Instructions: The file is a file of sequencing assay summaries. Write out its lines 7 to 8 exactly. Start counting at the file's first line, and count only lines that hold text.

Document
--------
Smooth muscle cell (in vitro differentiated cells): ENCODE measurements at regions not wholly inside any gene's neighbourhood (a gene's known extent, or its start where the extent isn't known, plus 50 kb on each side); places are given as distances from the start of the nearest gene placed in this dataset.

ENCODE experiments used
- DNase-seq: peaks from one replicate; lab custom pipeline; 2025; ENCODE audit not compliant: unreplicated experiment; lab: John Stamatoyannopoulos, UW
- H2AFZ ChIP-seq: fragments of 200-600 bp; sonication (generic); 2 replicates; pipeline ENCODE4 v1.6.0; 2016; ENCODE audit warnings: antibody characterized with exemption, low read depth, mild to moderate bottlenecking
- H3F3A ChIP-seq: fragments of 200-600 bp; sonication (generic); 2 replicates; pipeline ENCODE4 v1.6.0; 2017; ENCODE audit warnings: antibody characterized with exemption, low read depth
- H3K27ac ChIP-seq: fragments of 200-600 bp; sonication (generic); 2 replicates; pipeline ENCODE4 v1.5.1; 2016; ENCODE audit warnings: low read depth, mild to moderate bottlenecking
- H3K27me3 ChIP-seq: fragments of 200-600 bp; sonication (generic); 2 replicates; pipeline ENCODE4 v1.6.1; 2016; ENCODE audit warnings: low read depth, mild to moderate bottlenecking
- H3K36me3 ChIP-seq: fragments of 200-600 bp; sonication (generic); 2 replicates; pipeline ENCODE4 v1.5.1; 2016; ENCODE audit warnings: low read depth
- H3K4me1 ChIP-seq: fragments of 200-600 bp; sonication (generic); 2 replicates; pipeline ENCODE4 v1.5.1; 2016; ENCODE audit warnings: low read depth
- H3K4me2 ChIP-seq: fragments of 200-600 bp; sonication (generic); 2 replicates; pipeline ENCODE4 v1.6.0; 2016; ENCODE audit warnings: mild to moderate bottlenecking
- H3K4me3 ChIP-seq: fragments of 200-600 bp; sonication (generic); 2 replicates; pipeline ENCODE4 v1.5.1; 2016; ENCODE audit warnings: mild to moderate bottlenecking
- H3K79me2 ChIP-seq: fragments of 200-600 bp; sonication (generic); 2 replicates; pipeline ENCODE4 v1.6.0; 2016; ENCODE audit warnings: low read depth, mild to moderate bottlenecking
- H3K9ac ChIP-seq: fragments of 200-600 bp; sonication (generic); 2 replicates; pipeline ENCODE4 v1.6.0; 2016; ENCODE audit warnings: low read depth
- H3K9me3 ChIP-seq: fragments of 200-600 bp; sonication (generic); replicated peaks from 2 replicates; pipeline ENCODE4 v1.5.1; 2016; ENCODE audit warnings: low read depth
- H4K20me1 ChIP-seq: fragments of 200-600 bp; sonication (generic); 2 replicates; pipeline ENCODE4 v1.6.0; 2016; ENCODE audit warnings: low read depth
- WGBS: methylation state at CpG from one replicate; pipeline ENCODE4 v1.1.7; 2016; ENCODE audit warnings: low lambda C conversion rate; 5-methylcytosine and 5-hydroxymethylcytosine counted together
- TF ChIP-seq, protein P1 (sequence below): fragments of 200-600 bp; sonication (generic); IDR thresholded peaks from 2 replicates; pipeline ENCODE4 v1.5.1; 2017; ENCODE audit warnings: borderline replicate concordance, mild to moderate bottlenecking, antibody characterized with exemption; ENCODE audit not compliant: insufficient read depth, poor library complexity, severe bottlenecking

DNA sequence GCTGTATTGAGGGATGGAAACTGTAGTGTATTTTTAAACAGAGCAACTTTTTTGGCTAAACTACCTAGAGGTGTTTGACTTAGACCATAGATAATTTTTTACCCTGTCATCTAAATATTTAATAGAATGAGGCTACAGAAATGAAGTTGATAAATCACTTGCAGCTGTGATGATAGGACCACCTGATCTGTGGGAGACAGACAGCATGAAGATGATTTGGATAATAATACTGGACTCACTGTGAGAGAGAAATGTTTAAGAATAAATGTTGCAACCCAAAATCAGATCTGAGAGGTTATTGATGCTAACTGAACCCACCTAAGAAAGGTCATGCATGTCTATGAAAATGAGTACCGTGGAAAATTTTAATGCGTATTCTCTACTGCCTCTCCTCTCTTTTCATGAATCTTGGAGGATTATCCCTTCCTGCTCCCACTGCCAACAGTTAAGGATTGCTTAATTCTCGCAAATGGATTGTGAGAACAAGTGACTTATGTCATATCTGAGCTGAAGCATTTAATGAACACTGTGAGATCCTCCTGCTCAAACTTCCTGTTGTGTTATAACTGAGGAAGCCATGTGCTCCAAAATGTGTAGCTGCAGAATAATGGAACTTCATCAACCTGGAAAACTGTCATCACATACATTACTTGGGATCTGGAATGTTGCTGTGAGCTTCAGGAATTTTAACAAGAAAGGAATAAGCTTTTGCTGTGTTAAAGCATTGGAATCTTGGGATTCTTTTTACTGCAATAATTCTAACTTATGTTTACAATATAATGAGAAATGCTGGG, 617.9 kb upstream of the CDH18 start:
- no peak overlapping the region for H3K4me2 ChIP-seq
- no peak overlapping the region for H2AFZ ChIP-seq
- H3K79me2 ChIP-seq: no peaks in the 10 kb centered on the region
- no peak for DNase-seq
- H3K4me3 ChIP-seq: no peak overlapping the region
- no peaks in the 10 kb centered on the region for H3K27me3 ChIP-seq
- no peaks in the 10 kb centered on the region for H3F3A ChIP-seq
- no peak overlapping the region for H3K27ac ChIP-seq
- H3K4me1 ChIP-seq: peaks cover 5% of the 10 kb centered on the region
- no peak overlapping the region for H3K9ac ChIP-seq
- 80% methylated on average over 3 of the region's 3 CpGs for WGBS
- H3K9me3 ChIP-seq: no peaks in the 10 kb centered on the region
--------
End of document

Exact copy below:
- H3K27me3 ChIP-seq: fragments of 200-600 bp; sonication (generic); 2 replicates; pipeline ENCODE4 v1.6.1; 2016; ENCODE audit warnings: low read depth, mild to moderate bottlenecking
- H3K36me3 ChIP-seq: fragments of 200-600 bp; sonication (generic); 2 replicates; pipeline ENCODE4 v1.5.1; 2016; ENCODE audit warnings: low read depth